Revolution

I’ve reached a point where, for the most part, I try to ignore the shenanigans our so-called elected officials get up to. When you’ve got things like Obama’s trip to Australia costing $1.7 million for a one-night stay (they had to rent over four thousand rooms, if you can imagine), I feel pretty powerless in the face of a government that’s become an aristocracy.

When I wore a younger man’s clothes, I was fairly liberal for a variety of reasons. I identified with all these “underdog” causes, and got really heated up about a lot of them. One of my primary ones was the plight of the American Indian. I still think it’s deplorable, but…well, this blog isn’t about the minutiae of things like that. I want to get at the larger issues.

big_brother_is_watching_you_by_tea_bladezEventually, I realized the aims and beliefs of liberals didn’t suit my temperament. They’re too concentrated on handing over ever more power to the government in the aim of achieving some mythical utopia that can never exist as long as we remain human. People need things to test them, things to strive against, and a utopia is, by its very nature, a static, stagnant thing.

So my political pendulum swung the other way. Personal freedom being at the core of my values, I thought throwing in with the conservative side of things was the answer. After all, it seemed to only logical alternative to the politically correct world of liberals where I constantly worried I’d say the wrong word and a spotted owl would die somewhere. Or someone would be offended.

But I slowly realized this wasn’t where my heart was at, either. Where the liberals cater to big government, the conservatives—at least the neoconservatives—cater to big business. If you find a megacorp, it’s likely you’ll find a conservative involved in founding it, or at least in expanding it.

Sum result? They’re two sides of the same coin: big business, where Everyman gets trampled under and locked into soulless cubicles in the name of Bigger Profit, or big government, where Everyman can’t be Everyman any longer because that’s somehow offensive and not diverse enough, so we need to cater to everyone, even if that means suppressing the rights of the many to avoid offending the one.

Either way, you’re looking at an accrual of power to select individuals at the expense of the majority of the population. Power is the coin, with conservatives and liberals making up heads and tails. Doesn’t matter which one lands up, you’re still stuck with the same coin.

So what happens when you can no longer subscribe to the platforms of the two major parties? You’re left on the outside. And when you’re left out there looking in, you begin to notice some interesting things.

For instance: Politics is reality TV writ large.

C’mon, look at it honestly and objectively. Obama makes a pronouncement, says he’s gonna do something. He’s got his phone and his pen, and he doesn’t need Congress. penandphoneWell, that’s true, because, after a few facetious protests, Boehner will go right along with the man on most things. That gets people like Rush Limbaugh and Sean Hannity stirred up—not to mention all the Michele Bachmanns and Sarah Palins—and ta da! the circus comes to town.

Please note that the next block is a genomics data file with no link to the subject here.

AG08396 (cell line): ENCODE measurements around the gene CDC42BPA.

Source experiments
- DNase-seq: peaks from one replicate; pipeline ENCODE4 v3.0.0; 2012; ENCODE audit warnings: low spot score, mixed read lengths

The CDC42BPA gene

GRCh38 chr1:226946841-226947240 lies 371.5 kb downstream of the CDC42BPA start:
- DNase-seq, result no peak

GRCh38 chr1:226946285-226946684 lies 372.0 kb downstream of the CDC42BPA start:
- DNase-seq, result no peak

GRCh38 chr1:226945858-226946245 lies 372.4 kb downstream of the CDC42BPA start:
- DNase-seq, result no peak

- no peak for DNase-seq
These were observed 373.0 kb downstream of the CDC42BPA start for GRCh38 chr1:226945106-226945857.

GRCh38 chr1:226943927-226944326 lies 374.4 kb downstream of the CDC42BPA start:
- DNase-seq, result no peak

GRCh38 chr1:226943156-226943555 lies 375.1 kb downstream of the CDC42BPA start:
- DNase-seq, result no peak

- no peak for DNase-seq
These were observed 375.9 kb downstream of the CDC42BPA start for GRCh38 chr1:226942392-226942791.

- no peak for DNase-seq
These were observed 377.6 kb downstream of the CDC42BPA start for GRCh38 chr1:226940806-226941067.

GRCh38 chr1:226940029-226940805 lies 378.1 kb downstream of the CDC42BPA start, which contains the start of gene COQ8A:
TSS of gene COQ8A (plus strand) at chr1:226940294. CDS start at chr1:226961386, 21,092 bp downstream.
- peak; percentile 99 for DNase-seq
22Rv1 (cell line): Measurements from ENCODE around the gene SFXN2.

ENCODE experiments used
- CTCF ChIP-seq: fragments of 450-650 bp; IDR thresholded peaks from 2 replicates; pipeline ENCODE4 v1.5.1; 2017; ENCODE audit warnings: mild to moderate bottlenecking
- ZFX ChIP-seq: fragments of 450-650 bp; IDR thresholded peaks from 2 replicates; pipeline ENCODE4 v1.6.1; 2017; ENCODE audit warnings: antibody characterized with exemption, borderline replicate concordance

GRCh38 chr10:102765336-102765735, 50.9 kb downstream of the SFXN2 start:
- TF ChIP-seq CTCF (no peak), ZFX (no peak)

Now the twenty-four-hour news cycle gets involved. Doesn’t matter if it’s Fox, CNN, MSNBC, NPR, what have you, they pick it up and run with it and make sure you don’t forget it, even if you’d rather not hear about it again the rest of your life (it seems NPR is especially adept at that, going on for weeks about anything major). Now that the news channels are onboard, the politicians have to make statements, stirring things up even more. It turns into a vicious cycle that feeds on itself.

And while you’re watching all the flashing lights, they sneak in laws that circumvent or nullify the Constitution on things like warrantless wire taps and arresting me because I have what Big Brother deems to be too much cash on me, therefore I must be a drug dealer.

And we’re caught in the middle. We have to put up with police state tactics like sobriety checkpoints, where they check for far more than whether or not you’ve been drinking. We’re subjected to what amount to strip searches when we get on planes. I was recently a passenger of a vehicle pulled over for speeding and had to present my license—apparently to prove I had the right to travel in the state of Oklahoma.

Somehow I doubt I’m the only one who’s noticed all this. I’m not stupid, but I’m certainly far from being an observational genius, either. I’m usually late to the game on things like this.

Here’s the crux of the matter, as far as I can tell: we keep electing these baboons. We’re sucked into believing we have to maintain the two-party system or this country will collapse, when nothing could be farther from the truth. George Washington counseled against letting us get divided into political parties way back in his farewell speech, and our Constitution and Bill of Rights wasn’t hammered out by Democrats and Republicans—it was hammered out by people who didn’t even have the right to vote but decided they needed to change things.

vote-cartoonI think that’s where we are today, but we have that power to vote. We can stop electing the people who keep putting us in the same messes year after year, cycle after cycle. We can choose to ignore the dog and pony show and get to the root of the matter and choose people who represent us, not rule over us.

If we do it soon enough, we can have a revolution without firing a shot. And isn’t that what we’d prefer?

Think about it.

Later,
Gil

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